Two-equation Rate ProblemDate: 09/26/1999 at 18:14:46 From: Andrew Subject: Algebra II with Trigonometry On a recent trip, Ellie drove 264 km in the same time that Carol took to drive 198 km. Ellie's speed was 17 km greater than Carol's speed. Find the rate of each. For this, so far I know you have to set up 2 equations. I let E = Ellie and C = Carol. I have one easy equation of E = C+17 and I can't find the other equation. How do I do this? Date: 09/29/1999 at 11:31:22 From: Doctor Rick Subject: Re: Algebra II with Trigonometry Hi, Andrew. Yes, the second equation is harder. You need to use the rate equation. First, let me spell out in more detail what your variables are - it's good to be really clear: E = Ellie's speed in km/hour C = Carol's speed in km/hour (I assume you meant km/hour rather than km, which is not a speed, though we do often talk this way.) How long does it take Ellie to drive 264 km? We know that distance = rate * time time = distance / rate time = (264 km) / (E km/hour) = (264/E) hours How long does Carol take to drive 198 km? Setting these times equal will give you your second equation. - Doctor Rick, The Math Forum http://mathforum.org/dr.math/ |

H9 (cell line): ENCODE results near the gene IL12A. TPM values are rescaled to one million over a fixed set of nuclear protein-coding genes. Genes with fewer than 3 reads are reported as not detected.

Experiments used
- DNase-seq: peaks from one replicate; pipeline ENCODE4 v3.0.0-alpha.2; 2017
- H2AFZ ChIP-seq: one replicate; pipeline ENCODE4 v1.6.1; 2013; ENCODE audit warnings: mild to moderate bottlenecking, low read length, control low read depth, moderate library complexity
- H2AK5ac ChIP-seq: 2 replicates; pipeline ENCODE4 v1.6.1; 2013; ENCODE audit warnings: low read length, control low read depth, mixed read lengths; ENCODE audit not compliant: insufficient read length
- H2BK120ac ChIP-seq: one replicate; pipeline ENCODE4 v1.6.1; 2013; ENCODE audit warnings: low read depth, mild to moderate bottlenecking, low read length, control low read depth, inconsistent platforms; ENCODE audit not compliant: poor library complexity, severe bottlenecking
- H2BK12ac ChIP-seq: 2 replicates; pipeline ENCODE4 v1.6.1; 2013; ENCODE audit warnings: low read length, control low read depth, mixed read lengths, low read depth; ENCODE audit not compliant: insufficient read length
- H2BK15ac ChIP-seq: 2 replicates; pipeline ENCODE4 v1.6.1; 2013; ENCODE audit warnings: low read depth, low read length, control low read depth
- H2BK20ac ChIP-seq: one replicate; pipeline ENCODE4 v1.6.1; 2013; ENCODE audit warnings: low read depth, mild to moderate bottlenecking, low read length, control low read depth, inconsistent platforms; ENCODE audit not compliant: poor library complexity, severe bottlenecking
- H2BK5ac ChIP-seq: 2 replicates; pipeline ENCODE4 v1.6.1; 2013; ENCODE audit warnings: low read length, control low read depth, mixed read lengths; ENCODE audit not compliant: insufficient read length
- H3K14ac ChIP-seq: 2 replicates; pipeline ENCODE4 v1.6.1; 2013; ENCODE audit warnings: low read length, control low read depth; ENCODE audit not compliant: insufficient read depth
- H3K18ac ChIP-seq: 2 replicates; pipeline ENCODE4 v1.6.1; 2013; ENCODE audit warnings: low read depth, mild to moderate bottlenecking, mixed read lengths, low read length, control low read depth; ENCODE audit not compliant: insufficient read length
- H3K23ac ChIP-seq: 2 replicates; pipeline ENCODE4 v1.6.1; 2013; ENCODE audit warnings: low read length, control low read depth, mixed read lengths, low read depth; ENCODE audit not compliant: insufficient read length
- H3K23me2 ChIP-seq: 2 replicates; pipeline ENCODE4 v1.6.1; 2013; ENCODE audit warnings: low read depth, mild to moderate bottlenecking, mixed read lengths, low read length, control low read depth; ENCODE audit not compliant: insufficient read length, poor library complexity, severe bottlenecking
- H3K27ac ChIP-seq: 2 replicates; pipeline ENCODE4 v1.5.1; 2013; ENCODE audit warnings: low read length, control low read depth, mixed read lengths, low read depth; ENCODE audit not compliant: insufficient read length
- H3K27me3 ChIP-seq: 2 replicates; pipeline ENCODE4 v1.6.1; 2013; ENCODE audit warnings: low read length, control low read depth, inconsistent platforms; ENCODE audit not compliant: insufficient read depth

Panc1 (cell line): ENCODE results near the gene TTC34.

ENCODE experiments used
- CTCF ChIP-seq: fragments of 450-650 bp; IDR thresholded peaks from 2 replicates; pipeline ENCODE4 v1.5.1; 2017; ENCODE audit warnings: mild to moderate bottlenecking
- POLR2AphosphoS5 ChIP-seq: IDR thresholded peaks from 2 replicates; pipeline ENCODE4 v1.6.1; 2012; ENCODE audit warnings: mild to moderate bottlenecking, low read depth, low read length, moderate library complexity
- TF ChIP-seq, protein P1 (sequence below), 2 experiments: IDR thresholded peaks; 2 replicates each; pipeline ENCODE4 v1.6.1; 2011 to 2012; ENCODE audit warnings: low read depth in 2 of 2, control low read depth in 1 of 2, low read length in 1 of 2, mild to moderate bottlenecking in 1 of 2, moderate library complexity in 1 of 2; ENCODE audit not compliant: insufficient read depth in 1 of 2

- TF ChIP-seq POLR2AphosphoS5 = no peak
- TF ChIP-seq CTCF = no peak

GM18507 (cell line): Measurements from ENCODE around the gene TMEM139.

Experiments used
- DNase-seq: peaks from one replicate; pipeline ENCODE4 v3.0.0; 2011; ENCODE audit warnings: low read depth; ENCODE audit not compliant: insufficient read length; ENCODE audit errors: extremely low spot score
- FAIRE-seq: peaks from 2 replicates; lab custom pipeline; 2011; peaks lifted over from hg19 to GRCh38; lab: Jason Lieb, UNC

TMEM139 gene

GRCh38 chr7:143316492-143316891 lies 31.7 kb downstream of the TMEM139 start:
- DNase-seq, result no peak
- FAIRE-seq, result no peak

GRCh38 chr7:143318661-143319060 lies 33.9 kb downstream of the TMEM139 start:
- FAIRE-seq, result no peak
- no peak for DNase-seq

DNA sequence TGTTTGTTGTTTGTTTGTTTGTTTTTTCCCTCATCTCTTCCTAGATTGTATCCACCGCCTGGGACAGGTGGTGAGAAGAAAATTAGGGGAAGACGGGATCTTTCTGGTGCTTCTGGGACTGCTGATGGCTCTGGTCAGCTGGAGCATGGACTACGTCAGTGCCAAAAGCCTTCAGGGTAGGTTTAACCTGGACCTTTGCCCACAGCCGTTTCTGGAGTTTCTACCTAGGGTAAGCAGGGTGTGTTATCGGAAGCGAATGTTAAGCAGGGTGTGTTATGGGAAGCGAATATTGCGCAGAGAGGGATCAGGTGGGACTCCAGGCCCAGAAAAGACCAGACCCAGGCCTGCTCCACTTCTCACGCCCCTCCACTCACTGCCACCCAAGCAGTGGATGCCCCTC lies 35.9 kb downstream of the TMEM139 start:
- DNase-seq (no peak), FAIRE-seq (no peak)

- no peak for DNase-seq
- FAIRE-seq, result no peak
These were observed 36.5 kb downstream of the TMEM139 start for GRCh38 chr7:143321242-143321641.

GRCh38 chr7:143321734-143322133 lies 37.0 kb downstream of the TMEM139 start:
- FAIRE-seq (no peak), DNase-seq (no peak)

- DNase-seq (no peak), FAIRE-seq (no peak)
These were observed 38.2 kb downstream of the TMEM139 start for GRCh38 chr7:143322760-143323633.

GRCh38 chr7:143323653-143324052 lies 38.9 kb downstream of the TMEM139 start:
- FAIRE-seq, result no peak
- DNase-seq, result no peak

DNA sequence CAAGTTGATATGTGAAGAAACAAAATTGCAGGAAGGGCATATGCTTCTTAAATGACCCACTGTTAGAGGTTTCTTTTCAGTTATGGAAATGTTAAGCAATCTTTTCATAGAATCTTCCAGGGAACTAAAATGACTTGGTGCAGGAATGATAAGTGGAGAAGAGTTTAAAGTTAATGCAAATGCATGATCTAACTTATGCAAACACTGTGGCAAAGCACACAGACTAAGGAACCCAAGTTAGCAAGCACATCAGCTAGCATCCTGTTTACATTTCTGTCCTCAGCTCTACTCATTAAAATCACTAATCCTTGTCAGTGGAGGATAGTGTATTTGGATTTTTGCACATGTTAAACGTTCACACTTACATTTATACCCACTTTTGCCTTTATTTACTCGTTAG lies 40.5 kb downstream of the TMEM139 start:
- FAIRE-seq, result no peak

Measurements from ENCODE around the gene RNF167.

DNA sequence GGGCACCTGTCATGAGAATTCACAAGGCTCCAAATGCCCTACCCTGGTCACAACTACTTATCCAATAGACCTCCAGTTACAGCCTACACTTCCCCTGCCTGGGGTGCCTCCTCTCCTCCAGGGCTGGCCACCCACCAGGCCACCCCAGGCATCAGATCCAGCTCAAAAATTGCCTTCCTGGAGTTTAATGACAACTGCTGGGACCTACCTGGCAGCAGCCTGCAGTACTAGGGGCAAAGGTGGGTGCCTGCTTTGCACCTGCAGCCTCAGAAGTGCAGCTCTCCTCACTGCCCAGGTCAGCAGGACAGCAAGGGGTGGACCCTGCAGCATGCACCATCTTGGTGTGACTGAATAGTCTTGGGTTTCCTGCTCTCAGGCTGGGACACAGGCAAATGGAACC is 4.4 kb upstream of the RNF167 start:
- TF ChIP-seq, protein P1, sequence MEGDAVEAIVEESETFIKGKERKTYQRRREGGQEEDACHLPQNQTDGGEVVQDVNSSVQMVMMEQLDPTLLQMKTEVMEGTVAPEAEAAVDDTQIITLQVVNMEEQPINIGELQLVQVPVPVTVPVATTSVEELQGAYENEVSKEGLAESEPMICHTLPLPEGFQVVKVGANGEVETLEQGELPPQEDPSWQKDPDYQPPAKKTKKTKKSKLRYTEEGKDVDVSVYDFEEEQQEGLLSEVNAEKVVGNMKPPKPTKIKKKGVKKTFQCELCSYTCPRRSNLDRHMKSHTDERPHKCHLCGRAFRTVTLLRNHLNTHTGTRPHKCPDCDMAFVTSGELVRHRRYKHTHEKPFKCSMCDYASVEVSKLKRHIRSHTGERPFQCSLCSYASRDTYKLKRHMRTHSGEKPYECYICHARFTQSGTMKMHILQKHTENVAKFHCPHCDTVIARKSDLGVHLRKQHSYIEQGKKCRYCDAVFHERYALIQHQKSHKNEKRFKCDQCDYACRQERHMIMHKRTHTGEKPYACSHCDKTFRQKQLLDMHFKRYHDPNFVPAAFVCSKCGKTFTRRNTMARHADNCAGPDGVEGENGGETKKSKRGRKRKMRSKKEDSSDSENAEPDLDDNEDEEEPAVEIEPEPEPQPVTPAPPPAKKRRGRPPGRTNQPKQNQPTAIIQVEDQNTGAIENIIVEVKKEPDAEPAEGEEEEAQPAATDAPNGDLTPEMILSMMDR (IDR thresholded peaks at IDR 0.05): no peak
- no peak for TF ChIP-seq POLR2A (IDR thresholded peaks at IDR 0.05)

Search the Dr. Math Library: |
[Privacy Policy] [Terms of Use]
Ask Dr. Math^{TM}
© 1994-2013 The Math Forum
http://mathforum.org/dr.math/